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Acquiring a new business

Learn whether you need to conduct a commercial or tax due diligence process when acquiring a business or entity.

Last updated 30 May 2016

When acquiring a business or entity, consider whether to conduct a commercial or tax due diligence process to identify and manage all risks associated with your new investment. Document the tax due diligence undertaken for business acquisitions that exceed a certain size or carry significant risks.

If you don't conduct a detailed due diligence, ensure the risks associated with your investment have been adequately considered through other means, such as in discussions with your advisers and warranties in your purchase contracts.

When purchasing the shares in an existing business, you may be accepting the risk associated with that company’s tax history. A tax due diligence process will help you factor the tax compliance ‘health’ of a prospective business purchase into your negotiations and identify existing tax risks that need to be mitigated.

If you operate a consolidated group for income tax purposes and you acquire 100% of the interests in another business it will generally join your consolidated group. The acquisition process may give rise to tax issues that attract our attention, particularly in relation to the allocation of costs to assets and the transfer of tax losses into the group.

Example: Acquiring a new business

Before purchasing the shares in an existing business, your governance procedures required you to conduct a tax due diligence process in conjunction with your advisers.

This process identified a number of ongoing tax risks that required attention. You raised these risks in negotiations with the vendor, who agreed to reduce the price due to the unresolved tax risks. Following the purchase, you engaged early with the ATO to seek our advice and a resolution of the risks identified during the purchase process.

The ATO is aware of your business group’s effective tax governance and will take this into account in its future engagements with you.

End of example

Consolidation and private groups

When your tax consolidated group acquires another business and it joins the group, ensure that the group complies with the consolidation rules.

In particular, the process of allocating costs to assets and transferring tax losses may attract our attention.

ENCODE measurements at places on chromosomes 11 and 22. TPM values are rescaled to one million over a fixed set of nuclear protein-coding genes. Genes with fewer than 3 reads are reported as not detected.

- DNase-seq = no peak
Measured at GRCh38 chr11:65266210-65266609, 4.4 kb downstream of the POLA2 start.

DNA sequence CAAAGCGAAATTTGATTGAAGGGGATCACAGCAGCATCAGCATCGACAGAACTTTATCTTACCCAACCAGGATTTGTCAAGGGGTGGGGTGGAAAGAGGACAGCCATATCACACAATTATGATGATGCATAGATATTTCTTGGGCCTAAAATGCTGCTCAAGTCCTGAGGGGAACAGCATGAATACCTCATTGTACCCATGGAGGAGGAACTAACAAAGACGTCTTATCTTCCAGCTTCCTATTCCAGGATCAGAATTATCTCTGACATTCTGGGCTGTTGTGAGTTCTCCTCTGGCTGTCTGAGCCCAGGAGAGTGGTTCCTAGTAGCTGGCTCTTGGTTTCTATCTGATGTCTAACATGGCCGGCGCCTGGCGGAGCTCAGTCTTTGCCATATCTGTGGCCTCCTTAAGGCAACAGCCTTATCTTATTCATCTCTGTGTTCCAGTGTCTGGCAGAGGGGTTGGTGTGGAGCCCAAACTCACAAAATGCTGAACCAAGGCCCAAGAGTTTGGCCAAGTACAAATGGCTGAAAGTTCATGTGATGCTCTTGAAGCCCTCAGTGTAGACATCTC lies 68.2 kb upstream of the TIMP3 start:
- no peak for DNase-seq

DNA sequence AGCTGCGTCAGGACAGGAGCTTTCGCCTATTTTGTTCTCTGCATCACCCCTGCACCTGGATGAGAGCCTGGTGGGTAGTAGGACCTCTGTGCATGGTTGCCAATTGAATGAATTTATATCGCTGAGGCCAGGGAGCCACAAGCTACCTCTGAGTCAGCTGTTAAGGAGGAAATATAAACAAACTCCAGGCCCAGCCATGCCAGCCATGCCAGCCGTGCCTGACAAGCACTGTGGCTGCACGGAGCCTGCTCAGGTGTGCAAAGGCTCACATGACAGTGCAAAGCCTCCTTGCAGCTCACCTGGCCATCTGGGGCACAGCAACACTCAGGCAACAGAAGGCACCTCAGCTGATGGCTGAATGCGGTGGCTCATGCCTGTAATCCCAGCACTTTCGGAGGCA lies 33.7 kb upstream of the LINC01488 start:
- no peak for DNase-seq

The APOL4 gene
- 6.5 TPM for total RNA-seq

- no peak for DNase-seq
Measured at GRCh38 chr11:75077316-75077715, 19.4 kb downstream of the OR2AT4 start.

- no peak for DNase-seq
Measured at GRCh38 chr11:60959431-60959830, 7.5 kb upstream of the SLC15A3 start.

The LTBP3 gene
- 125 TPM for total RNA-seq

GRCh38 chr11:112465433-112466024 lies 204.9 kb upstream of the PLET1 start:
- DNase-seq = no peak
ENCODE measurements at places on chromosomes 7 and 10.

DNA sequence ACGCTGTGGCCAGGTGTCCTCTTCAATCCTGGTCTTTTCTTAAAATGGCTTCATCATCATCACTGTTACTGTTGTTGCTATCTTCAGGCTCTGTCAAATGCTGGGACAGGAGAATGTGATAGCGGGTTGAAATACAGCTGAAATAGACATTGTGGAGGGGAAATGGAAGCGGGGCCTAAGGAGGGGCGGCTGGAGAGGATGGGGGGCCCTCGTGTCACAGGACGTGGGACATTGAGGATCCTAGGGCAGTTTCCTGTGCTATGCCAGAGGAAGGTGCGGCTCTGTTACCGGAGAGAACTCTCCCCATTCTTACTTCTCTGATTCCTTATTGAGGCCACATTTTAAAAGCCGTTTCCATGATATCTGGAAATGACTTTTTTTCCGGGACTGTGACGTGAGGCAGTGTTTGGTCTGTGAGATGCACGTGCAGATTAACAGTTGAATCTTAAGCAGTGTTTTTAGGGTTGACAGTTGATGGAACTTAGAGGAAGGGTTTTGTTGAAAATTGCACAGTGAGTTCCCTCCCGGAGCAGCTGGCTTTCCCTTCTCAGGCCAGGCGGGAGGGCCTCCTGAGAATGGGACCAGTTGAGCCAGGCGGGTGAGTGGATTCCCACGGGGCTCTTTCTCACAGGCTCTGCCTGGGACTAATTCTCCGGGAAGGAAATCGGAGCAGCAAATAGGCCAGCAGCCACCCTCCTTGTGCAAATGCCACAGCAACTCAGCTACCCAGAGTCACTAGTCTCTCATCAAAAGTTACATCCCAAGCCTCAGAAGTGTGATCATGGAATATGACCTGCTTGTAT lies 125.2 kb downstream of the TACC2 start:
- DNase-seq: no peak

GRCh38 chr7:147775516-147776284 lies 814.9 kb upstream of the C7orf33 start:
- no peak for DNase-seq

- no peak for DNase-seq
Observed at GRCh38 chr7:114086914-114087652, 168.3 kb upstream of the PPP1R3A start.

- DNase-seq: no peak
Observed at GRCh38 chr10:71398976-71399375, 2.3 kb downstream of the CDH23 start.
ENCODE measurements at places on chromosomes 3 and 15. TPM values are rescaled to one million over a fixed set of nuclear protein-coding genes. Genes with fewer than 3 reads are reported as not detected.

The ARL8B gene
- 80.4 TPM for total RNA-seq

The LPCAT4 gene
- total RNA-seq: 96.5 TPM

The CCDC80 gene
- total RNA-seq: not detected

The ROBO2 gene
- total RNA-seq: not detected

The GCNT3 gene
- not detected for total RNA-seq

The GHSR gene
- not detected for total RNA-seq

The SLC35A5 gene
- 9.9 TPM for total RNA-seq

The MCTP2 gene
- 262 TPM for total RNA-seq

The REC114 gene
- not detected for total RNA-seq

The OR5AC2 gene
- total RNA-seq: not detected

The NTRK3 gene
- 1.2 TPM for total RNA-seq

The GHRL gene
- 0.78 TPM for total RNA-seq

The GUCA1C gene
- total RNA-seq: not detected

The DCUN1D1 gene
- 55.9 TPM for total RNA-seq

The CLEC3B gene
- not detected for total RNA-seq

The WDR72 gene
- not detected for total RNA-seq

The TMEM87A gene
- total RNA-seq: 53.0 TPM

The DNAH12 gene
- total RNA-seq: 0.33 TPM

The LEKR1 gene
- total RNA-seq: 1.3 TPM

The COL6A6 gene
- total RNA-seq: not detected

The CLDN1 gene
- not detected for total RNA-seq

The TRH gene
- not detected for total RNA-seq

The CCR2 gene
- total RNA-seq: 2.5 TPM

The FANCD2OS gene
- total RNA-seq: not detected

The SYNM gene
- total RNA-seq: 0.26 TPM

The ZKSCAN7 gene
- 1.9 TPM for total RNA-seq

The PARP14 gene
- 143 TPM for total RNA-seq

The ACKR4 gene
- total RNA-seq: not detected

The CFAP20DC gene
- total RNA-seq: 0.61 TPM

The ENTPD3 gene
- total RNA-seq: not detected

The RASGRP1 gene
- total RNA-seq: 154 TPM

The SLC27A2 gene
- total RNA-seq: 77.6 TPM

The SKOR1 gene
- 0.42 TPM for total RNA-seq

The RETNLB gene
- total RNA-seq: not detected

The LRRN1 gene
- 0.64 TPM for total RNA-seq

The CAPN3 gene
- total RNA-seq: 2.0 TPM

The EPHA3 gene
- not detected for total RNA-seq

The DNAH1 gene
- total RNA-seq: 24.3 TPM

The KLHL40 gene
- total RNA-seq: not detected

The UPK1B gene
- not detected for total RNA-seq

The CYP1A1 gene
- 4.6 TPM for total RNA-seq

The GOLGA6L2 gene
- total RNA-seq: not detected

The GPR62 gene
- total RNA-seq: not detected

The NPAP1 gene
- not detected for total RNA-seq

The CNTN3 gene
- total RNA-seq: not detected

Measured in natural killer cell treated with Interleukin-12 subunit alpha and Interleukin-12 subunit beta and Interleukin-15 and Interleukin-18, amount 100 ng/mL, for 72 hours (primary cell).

Asset cost setting

Your tax consolidation procedures should ensure that when an entity joins your consolidated group, the purchase price of ownership interests in the entity is allocated to the tax costs of its assets in a way that is both defensible and sufficiently documented for use in future years.

This will typically involve:

  • preparing calculations and work papers to determine the allocable cost amount (ACA) for the joining entity and demonstrate the correct allocation of this amount to the tax costs of the joining entity's assets
  • preparing accurate financial statements as at the joining time to support the allocation of the ACA to the joining entity's assets
  • valuing material assets that require use of market values for the ACA allocation process – for larger or higher risk items, an independent valuation may be expected
  • collecting all information relevant to the entry of the joining entity, such as asset registers, depreciation schedules, franking account information and pre-CGT asset characteristics
  • engaging professional advisers to prepare consolidation reports where necessary.

Allocations of the ACA that result in inappropriate deductions or increases in the cost bases of the joining entity's assets may attract our attention.

Carried-forward losses

Your procedures should ensure that when an entity joins your tax consolidated group, any carried-forward losses of the joining entity are reviewed to determine whether the tax loss transfer provisions are satisfied and the correct loss utilisation rates (the 'available fraction’) are determined.

This will typically require you to:

  • undertake analysis to determine whether the loss transfer rules are satisfied for carried-forward losses of the joining entity
  • document joining entity losses eligible for transfer and calculate the available fraction in relation to each bundle of losses that the joining entity transfers to the consolidated group
  • prepare or obtain and keep any market valuations required for calculating the available fraction for each bundle of joining entity losses
  • seek advice on any complexities.

Tax governance policies which ensure that rigorous and contemporaneous tax consolidation calculations are kept can give you certainty, reduce your future compliance costs and help you demonstrate effective tax governance.

See also